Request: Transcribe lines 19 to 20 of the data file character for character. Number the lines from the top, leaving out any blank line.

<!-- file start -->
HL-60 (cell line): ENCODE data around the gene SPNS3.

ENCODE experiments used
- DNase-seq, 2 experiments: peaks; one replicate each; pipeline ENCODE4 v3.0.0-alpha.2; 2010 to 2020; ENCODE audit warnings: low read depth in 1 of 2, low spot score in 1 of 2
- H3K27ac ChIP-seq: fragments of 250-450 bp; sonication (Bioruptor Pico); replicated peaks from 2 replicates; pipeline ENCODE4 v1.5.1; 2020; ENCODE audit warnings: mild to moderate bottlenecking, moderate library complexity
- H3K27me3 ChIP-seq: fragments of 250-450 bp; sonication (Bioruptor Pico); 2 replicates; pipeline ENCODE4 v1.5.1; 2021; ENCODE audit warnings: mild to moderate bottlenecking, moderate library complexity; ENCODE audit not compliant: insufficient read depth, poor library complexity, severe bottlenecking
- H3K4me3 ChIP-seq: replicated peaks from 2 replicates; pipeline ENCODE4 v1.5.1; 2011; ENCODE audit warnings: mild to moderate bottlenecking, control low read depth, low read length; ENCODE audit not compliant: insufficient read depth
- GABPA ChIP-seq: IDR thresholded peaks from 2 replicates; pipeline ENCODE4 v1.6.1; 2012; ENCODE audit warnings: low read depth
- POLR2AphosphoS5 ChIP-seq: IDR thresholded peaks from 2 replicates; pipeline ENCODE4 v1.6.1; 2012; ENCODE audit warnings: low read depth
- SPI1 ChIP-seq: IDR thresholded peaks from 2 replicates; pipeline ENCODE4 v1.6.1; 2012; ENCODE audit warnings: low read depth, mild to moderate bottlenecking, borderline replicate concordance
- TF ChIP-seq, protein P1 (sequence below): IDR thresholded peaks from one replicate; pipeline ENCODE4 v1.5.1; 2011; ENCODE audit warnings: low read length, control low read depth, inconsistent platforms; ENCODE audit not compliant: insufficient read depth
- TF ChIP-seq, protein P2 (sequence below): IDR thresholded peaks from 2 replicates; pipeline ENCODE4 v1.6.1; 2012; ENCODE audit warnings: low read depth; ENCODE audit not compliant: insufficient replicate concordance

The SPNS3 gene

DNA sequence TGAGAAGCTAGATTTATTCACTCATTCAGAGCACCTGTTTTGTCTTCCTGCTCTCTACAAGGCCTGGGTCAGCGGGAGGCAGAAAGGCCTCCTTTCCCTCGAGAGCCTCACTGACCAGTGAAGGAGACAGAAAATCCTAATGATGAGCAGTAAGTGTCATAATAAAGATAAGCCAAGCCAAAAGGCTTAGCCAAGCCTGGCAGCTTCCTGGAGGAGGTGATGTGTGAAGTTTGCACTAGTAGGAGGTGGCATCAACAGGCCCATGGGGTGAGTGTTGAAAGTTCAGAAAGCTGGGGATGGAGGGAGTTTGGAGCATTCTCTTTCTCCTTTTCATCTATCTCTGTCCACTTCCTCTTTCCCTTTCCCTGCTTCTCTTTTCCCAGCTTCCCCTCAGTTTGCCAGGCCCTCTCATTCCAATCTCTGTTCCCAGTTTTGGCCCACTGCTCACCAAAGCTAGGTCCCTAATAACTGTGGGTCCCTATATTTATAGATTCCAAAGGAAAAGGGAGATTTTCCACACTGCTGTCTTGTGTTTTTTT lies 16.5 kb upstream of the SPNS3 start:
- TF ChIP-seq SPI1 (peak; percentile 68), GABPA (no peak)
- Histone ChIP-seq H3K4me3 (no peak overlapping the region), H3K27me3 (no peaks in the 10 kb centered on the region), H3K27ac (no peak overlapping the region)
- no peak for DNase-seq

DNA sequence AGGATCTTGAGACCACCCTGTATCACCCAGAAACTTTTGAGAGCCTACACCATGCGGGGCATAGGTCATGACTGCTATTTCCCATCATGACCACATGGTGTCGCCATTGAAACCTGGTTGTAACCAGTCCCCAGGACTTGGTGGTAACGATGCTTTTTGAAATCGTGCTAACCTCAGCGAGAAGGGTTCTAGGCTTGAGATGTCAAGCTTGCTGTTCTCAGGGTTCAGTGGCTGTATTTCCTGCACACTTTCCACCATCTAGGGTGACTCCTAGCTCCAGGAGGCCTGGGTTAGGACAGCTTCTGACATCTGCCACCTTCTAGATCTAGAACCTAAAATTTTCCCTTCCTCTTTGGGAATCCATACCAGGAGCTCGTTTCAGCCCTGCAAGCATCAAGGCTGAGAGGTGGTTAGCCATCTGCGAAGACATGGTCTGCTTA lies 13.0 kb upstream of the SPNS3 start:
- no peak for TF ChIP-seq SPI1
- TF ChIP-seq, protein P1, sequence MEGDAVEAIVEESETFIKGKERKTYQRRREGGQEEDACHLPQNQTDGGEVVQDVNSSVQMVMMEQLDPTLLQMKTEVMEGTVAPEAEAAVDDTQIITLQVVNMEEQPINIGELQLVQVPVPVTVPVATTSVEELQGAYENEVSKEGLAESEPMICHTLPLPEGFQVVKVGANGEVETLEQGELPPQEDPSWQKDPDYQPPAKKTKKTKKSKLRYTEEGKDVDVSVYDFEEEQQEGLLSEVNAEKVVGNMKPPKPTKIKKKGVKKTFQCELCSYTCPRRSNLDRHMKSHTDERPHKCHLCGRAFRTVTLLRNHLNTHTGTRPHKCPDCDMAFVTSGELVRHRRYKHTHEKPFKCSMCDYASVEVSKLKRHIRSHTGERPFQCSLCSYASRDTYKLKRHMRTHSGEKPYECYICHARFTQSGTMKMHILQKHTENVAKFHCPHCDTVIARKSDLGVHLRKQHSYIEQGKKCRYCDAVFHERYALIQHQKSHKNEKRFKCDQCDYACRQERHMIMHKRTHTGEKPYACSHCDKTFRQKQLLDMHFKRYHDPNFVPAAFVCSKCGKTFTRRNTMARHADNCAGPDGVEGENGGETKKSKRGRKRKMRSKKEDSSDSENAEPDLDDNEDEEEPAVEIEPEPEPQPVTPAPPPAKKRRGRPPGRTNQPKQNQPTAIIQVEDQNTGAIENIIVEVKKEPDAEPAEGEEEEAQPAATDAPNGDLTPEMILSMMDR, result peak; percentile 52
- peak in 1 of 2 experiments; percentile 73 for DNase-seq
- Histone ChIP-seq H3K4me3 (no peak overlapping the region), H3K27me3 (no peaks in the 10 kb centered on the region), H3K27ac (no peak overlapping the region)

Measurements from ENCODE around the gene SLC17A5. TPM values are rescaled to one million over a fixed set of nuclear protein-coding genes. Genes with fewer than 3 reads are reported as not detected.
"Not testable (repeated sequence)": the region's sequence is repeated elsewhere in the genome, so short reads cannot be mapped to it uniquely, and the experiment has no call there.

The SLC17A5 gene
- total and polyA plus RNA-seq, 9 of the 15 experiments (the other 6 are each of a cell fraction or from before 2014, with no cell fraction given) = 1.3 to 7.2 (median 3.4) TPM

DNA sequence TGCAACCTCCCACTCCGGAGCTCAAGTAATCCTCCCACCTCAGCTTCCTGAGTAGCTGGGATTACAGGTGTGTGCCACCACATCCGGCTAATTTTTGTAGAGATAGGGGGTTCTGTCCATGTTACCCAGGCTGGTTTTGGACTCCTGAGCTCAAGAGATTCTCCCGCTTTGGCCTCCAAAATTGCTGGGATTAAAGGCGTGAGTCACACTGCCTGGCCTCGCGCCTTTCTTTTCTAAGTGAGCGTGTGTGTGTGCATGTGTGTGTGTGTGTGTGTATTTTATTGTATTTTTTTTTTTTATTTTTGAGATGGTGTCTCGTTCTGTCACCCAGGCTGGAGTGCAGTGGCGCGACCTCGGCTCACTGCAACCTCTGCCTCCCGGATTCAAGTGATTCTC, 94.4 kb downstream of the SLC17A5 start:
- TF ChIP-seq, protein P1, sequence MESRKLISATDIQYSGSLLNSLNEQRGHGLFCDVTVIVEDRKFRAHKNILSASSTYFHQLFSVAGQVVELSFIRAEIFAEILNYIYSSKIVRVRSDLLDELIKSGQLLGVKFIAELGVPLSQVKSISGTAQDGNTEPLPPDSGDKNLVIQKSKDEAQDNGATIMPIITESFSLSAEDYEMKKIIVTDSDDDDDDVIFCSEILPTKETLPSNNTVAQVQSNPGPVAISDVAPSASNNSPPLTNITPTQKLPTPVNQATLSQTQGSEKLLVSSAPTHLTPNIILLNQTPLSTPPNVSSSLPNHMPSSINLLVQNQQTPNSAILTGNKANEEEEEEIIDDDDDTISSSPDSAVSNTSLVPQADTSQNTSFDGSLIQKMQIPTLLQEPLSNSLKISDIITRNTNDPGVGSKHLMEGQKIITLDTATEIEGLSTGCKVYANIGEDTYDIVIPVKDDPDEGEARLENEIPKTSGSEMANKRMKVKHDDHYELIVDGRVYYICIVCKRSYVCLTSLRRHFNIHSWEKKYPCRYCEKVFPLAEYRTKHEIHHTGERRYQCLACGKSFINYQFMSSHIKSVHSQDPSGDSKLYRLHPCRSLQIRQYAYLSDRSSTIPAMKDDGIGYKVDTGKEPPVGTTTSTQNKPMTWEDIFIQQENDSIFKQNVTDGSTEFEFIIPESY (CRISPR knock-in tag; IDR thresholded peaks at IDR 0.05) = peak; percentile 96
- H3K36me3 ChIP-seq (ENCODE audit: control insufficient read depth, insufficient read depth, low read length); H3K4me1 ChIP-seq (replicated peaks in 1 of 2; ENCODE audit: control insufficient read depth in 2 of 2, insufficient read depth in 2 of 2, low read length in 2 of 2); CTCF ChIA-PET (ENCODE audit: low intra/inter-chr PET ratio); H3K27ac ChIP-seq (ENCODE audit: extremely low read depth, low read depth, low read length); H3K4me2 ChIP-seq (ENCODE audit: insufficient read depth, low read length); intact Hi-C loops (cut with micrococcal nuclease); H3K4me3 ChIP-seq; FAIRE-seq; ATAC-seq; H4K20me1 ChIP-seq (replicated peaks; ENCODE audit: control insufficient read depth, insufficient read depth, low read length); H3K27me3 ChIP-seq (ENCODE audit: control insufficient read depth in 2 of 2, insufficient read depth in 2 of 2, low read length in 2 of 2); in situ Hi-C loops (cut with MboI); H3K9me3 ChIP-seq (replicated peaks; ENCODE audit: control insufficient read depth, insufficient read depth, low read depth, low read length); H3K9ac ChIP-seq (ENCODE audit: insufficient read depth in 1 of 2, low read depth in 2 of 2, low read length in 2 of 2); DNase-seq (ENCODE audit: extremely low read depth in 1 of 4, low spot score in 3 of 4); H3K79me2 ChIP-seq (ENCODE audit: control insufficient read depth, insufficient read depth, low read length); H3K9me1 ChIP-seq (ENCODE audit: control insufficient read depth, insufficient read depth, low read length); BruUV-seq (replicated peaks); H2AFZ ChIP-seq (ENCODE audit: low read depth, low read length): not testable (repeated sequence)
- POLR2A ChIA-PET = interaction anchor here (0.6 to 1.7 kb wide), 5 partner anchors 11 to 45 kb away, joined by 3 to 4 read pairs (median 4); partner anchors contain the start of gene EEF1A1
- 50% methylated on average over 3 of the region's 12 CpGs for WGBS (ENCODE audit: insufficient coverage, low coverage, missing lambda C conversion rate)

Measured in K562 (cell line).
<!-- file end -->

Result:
- TF ChIP-seq, protein P1, sequence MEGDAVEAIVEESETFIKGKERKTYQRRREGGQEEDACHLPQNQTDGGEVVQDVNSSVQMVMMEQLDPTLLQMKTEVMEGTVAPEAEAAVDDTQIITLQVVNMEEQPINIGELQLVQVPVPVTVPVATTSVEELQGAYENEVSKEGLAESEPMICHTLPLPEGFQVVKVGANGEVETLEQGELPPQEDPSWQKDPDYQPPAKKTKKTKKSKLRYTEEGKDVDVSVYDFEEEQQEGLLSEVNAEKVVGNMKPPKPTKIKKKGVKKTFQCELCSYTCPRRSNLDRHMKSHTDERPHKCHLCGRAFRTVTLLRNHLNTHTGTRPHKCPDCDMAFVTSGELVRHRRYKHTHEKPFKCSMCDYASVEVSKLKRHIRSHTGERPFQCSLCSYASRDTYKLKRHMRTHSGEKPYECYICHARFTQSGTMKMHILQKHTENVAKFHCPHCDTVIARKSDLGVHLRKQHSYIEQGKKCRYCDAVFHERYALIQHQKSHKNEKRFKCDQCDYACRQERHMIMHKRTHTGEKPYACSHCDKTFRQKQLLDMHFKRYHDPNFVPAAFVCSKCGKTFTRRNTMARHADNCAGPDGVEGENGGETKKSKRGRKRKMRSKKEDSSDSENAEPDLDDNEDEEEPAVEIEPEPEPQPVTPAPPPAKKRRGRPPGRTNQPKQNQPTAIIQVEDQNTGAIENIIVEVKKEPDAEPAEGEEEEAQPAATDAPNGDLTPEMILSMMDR, result peak; percentile 52
- peak in 1 of 2 experiments; percentile 73 for DNase-seq